Firstly I shall introduce myself; my name is Kate and I am responsible for Sales and Marketing here at TweetMeme. This is my first blog post so I hope you enjoy!
I have been working for TweetMeme for two months now and enjoying myself immensely. The digital space is a little bit of a challenge but I love being on board and learning lots.
Sarah (community manager) and I, headed to London for the Reboot Britain event – an event designed after the publication of the much talked about Digital Britain document. Held at Savoy place and nearing 300 delegates – it was an exciting event with many leaders and innovators in this area.
With as many as 8 lecture rooms, it meant that we had much choice – and you could plan a programme designed for your interests and what you wanted to learn about. There was an ongoing Twitter stream (#rebootbritain) that meant there was constant (and sometimes amusing) commentary, and some great speakers. Personal favourites of mine were Martha Lane- Fox, Jon Gisby, Charles Leadbeater and Alan Moore. But terribly upset I managed to miss Howard Rheingold…This was Sarah’s highlight of the day.
Martha Lane Fox was talking about attempting to bridge the digital divide and the importance of this so that we do not create an underclass of those that do not have access to the online space. She was a really inspiring speaker and I will be interested in hearing about the future of this and how the Government attempts to tackle this issue.
Jon Gisby focused upon Channel 4s interactive space, how they are planning to achieve a successful campaign in the digital space, and how it is important for Britain to be influential and innovative to compete in the international web market. Much of this was focused around the importance for investment and funding for small, creative, (and British!) start-ups.
Charles Leadbeater spoke about the lesser importance of Traditional Media in a highly amusing talk. He spoke about how the traditional media space is changing. He talked about ‘Mutual Media’ and the need for companies and media sources to mutualise themselves by taking interactive and engaging ideas, and producing sources of this alongside social media strategies, and traditional media. Very insightful and it was nice to hear that TweetMeme is heading along the right track for helping brands and corporations to go in this direction.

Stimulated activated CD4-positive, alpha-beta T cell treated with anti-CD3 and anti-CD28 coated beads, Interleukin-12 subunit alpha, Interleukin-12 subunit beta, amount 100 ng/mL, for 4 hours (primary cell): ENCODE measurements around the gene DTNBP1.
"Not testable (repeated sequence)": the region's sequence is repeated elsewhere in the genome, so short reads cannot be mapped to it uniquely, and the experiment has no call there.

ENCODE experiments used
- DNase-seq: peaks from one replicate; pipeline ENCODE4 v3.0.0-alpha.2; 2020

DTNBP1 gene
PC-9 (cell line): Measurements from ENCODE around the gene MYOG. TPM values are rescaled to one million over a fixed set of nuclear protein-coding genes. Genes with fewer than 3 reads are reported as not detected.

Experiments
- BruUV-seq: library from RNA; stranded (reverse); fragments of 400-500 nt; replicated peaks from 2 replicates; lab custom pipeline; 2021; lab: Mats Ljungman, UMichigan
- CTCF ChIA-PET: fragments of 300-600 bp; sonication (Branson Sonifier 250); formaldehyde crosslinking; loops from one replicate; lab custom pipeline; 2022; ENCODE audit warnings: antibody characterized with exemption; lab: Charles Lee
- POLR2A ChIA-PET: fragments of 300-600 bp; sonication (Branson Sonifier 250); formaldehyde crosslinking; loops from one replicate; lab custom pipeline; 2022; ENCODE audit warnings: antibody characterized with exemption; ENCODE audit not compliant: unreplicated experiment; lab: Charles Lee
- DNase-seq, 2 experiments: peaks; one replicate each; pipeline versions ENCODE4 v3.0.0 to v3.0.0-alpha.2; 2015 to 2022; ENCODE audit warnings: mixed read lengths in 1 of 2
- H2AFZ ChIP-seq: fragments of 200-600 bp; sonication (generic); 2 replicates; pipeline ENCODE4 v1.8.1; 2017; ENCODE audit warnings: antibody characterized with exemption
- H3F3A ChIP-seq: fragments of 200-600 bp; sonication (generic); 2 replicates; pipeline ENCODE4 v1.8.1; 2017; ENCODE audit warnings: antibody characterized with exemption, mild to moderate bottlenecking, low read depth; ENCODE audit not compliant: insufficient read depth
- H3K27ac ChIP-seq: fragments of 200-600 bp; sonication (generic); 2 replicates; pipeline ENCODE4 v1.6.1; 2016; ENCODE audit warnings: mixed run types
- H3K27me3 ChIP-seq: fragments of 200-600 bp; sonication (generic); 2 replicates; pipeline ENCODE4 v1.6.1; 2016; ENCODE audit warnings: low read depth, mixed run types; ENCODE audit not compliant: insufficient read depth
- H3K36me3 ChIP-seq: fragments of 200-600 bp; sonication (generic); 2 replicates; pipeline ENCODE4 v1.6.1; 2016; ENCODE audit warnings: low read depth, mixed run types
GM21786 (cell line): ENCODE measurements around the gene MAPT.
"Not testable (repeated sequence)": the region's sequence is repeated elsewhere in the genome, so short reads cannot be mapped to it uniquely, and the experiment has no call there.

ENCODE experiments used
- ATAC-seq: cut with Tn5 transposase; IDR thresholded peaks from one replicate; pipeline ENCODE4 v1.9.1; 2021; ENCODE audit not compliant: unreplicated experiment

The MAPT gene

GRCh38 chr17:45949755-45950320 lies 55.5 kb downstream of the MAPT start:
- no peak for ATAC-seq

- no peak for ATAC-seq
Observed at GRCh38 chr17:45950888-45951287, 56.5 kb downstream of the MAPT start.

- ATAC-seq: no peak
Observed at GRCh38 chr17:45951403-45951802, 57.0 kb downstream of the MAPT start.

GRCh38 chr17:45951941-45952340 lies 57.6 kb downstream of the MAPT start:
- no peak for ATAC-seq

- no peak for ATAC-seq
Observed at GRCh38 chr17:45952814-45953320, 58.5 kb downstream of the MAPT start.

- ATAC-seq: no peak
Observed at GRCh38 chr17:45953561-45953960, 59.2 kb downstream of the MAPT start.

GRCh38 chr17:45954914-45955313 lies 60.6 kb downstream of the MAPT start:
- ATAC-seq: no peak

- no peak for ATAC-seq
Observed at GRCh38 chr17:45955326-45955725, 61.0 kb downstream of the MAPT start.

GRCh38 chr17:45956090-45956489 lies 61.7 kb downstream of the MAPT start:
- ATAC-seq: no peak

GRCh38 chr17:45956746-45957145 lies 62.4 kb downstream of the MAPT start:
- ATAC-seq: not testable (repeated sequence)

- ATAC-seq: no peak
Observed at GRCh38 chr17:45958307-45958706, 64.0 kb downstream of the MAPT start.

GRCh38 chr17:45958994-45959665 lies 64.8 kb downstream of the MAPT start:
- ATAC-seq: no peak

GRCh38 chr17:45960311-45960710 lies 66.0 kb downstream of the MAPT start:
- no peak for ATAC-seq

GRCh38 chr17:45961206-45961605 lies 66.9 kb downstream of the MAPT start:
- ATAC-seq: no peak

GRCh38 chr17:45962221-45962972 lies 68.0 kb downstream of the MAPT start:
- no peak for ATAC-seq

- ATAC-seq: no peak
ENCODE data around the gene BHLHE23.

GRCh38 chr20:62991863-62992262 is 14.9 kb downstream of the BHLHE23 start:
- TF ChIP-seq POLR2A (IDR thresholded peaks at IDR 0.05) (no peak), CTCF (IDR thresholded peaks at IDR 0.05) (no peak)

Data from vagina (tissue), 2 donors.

One of the products here at TweetMeme is our ability to produce interactive and engaging ‘channels’ of content and verticals coming out of Twitter; A space where brands and media sources can engage with content, and those Twitter users that are talking about them. What was great from this event was realising how important this could be. Our channels can be custom made, skinned to look like particular websites, and to follow any #hashtags and keywords. One thing that did come up during the day was the need for tools and platforms to make this happen. This is something we can do!
It felt almost revolutionary being a part of the event and to witness the things being said. According to Alan Moore we are in a ‘Communication Evolution’ and that the new online media could be an ‘agent of political and social change.’ And that to ‘Reboot Britain’ we would need to replace a culture of blame with a culture of responsibility. The industry is moving so fast, and is such a learning curve for corporations – and people alike. Traditional organisations are suffering, especially in the current economic climate and they need to turn to other areas to reassess what will work for them. The problem for these traditional organisations is that they need coherent strategies, and that they are used to running with silos and with hierarchies without taking advantage of the new human potential of communication. Taking inspiration from start- ups are important for these corporations to help establish different ways of experimentation. The problem with this is that they cannot afford for something to not work.
My colleague Sarah was reminded by Mike Earls of Herd of the 70, 20, 10 rule which seems ever more applicable in this new emerging industry. This rule refers to how agencies should spend their budget; 70% on what is known to work, 20% on innovation from what does work, and 10% on experimentation and trying new ideas. To remain innovative and competitive, agencies would have to do this. So if you want to try a new pioneering proposition, contact me! email@example.com or @TweetMemeSales.
Despite being an interesting day, it was not without its limitations; as anyone there will tell you. The internet was unreliable, and the audience was not as representative as one would have hoped. I think it would have made a real impact having some younger speakers and delegates there.
But what was great about Reboot was that it was a chance to explore new ideas together, new processes, and new strategies to make our society an open one. We should inspire to be able to engage with individuals/companies/public sector organisations in this way. If our different industry sectors are dysfunctional then we will not be able to produce technologies to take us forward, or implement them in a successful manner.